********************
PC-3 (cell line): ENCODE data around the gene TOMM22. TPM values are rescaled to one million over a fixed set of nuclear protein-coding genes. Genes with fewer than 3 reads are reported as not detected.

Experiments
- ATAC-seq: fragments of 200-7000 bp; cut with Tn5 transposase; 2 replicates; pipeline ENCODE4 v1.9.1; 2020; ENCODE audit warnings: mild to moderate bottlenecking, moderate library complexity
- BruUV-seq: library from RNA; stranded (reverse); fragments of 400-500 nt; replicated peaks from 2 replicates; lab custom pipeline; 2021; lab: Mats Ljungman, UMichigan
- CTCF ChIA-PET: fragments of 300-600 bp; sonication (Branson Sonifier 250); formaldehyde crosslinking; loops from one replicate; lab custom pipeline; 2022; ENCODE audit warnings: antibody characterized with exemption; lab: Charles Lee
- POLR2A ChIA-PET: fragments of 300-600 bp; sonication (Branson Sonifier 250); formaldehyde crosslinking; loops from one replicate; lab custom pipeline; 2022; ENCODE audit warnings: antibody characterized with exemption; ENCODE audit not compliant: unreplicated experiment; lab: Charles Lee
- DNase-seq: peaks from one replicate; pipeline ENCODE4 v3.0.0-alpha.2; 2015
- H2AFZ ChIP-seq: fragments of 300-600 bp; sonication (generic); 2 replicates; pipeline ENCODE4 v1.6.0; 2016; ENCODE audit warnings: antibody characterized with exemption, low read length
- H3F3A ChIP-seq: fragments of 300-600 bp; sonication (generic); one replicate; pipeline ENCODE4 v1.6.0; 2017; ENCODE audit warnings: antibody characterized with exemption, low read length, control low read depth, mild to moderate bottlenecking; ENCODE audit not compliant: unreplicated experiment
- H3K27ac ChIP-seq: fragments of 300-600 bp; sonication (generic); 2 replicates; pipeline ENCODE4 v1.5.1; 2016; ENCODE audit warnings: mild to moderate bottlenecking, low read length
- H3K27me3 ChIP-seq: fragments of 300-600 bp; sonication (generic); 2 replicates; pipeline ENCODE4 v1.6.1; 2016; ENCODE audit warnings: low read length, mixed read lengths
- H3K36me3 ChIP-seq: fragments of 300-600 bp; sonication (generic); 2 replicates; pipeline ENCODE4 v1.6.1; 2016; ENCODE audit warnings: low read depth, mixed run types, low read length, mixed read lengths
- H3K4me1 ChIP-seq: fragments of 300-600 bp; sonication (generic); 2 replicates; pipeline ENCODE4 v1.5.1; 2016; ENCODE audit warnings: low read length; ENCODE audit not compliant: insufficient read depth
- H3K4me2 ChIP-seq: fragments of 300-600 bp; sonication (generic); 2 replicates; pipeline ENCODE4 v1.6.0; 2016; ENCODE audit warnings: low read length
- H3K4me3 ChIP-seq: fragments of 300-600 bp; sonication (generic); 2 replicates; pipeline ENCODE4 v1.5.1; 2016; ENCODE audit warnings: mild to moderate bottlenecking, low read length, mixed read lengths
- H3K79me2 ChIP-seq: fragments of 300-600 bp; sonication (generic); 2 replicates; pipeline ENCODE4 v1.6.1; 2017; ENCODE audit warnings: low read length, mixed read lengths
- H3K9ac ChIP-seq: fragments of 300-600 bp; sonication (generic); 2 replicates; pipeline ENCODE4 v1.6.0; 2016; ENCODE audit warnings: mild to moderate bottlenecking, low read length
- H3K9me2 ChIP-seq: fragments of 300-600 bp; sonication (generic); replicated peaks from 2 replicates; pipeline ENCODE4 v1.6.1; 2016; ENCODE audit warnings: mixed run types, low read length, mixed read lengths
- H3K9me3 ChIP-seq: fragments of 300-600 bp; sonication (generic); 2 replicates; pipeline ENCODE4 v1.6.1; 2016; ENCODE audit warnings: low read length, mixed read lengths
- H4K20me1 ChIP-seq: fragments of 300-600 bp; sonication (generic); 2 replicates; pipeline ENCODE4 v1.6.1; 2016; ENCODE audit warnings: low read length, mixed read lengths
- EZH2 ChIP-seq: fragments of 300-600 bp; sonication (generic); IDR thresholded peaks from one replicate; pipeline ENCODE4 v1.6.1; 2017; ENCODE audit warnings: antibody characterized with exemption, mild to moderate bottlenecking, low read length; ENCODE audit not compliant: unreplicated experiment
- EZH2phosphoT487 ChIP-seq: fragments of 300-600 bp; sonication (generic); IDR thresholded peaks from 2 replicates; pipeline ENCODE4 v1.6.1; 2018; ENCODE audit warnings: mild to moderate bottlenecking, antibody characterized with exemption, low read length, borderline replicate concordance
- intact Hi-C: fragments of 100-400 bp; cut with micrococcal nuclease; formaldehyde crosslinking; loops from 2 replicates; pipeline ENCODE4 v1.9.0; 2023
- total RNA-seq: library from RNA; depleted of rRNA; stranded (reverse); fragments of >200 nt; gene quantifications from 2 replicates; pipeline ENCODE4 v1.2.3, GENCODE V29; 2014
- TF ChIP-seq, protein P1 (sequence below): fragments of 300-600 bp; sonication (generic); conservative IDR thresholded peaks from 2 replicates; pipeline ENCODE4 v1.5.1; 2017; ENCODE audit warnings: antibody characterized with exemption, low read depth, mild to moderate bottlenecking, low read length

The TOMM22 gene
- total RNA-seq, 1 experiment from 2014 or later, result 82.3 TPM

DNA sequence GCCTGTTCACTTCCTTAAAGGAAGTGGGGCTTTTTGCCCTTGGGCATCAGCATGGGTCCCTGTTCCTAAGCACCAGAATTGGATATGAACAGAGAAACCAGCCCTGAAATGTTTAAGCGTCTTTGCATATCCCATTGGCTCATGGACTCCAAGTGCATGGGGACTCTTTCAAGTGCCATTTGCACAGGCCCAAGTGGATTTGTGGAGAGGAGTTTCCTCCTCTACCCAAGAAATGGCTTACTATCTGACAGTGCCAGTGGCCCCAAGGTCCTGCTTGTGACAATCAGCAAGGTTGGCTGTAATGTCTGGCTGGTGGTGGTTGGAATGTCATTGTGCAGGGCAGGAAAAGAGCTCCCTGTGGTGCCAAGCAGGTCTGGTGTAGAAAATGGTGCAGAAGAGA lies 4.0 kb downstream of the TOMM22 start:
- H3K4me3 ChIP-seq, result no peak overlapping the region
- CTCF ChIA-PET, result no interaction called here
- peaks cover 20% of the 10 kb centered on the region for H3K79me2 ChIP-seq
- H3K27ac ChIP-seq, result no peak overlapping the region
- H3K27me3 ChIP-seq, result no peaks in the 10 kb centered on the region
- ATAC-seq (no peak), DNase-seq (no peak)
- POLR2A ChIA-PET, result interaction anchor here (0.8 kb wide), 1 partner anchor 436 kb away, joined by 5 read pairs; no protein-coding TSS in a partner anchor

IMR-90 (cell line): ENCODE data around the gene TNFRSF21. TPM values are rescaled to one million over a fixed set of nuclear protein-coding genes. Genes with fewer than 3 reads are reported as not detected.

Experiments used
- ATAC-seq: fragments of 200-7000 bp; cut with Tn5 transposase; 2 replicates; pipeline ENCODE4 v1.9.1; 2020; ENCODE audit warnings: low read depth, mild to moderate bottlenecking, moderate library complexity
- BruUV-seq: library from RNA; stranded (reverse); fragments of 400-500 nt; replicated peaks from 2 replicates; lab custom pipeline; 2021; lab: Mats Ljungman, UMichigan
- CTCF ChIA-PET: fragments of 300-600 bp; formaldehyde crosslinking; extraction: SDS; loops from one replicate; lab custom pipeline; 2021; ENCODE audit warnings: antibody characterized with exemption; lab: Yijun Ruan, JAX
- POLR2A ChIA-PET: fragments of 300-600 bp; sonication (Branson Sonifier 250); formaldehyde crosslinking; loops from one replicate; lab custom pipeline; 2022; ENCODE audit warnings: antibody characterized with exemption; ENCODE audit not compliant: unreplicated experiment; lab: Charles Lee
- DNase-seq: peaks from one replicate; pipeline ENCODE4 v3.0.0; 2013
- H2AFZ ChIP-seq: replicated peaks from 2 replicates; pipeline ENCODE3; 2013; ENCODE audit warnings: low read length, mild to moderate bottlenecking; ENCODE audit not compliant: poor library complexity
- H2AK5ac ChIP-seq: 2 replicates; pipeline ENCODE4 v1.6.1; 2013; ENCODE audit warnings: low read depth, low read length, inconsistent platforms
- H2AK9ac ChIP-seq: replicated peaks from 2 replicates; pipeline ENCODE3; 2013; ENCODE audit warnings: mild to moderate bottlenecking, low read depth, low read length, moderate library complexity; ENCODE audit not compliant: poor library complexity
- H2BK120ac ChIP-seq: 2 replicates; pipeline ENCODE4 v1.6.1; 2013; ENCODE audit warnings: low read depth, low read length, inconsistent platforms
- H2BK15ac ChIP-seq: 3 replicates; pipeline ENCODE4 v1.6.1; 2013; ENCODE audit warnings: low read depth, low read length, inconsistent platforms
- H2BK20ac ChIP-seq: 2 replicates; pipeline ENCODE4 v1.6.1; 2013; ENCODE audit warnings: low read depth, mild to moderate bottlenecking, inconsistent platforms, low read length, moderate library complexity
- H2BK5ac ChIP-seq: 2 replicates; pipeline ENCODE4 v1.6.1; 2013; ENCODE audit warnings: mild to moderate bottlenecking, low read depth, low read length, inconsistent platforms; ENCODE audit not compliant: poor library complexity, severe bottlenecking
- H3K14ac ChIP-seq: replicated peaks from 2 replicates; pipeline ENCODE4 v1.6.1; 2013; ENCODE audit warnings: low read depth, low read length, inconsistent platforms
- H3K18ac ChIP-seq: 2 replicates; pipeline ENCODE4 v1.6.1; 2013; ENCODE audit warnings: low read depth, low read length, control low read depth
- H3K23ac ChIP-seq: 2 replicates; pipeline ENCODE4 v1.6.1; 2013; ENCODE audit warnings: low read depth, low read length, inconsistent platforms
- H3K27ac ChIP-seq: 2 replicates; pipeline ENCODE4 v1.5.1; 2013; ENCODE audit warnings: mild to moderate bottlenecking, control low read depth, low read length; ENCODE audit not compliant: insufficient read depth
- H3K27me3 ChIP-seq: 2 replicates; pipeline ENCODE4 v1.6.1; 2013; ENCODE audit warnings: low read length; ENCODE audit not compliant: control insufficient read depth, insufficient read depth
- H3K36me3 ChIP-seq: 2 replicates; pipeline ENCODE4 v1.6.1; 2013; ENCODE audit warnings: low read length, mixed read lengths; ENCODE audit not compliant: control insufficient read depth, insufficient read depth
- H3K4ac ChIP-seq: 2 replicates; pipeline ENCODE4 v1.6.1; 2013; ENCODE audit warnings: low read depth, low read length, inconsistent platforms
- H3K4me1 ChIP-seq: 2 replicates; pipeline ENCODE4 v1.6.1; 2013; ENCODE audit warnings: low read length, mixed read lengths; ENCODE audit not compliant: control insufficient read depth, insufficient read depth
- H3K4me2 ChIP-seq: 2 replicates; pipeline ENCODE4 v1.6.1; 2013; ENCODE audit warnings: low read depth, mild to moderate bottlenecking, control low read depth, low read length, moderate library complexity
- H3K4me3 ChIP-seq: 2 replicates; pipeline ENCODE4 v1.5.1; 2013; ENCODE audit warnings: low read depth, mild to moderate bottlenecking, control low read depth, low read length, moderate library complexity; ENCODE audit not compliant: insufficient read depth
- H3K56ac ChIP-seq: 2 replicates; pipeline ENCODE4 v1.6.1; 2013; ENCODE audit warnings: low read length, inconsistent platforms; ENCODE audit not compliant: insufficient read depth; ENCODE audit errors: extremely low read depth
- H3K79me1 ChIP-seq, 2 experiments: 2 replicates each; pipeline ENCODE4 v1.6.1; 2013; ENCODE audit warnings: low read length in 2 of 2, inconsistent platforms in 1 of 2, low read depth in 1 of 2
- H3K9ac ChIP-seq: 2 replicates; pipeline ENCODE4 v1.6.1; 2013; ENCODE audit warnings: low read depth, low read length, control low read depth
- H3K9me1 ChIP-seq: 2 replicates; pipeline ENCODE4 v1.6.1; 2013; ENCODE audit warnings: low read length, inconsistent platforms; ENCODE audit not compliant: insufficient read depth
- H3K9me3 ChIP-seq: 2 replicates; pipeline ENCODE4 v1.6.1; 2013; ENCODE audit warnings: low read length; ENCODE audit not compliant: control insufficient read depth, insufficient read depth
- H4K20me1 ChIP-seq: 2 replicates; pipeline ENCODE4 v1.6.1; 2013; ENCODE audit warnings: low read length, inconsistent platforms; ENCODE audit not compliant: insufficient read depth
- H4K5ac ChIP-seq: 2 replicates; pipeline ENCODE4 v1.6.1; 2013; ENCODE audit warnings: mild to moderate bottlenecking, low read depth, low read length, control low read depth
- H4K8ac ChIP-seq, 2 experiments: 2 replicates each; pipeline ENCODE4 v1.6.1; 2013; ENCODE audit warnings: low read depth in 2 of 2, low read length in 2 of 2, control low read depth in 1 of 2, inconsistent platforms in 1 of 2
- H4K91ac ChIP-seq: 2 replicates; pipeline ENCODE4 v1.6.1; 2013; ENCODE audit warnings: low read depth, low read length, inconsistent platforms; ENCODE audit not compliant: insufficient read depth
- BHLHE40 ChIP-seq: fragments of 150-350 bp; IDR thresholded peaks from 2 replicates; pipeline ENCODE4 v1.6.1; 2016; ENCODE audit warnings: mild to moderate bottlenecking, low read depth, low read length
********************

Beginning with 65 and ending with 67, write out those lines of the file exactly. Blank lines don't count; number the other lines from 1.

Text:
- H4K20me1 ChIP-seq: 2 replicates; pipeline ENCODE4 v1.6.1; 2013; ENCODE audit warnings: low read length, inconsistent platforms; ENCODE audit not compliant: insufficient read depth
- H4K5ac ChIP-seq: 2 replicates; pipeline ENCODE4 v1.6.1; 2013; ENCODE audit warnings: mild to moderate bottlenecking, low read depth, low read length, control low read depth
- H4K8ac ChIP-seq, 2 experiments: 2 replicates each; pipeline ENCODE4 v1.6.1; 2013; ENCODE audit warnings: low read depth in 2 of 2, low read length in 2 of 2, control low read depth in 1 of 2, inconsistent platforms in 1 of 2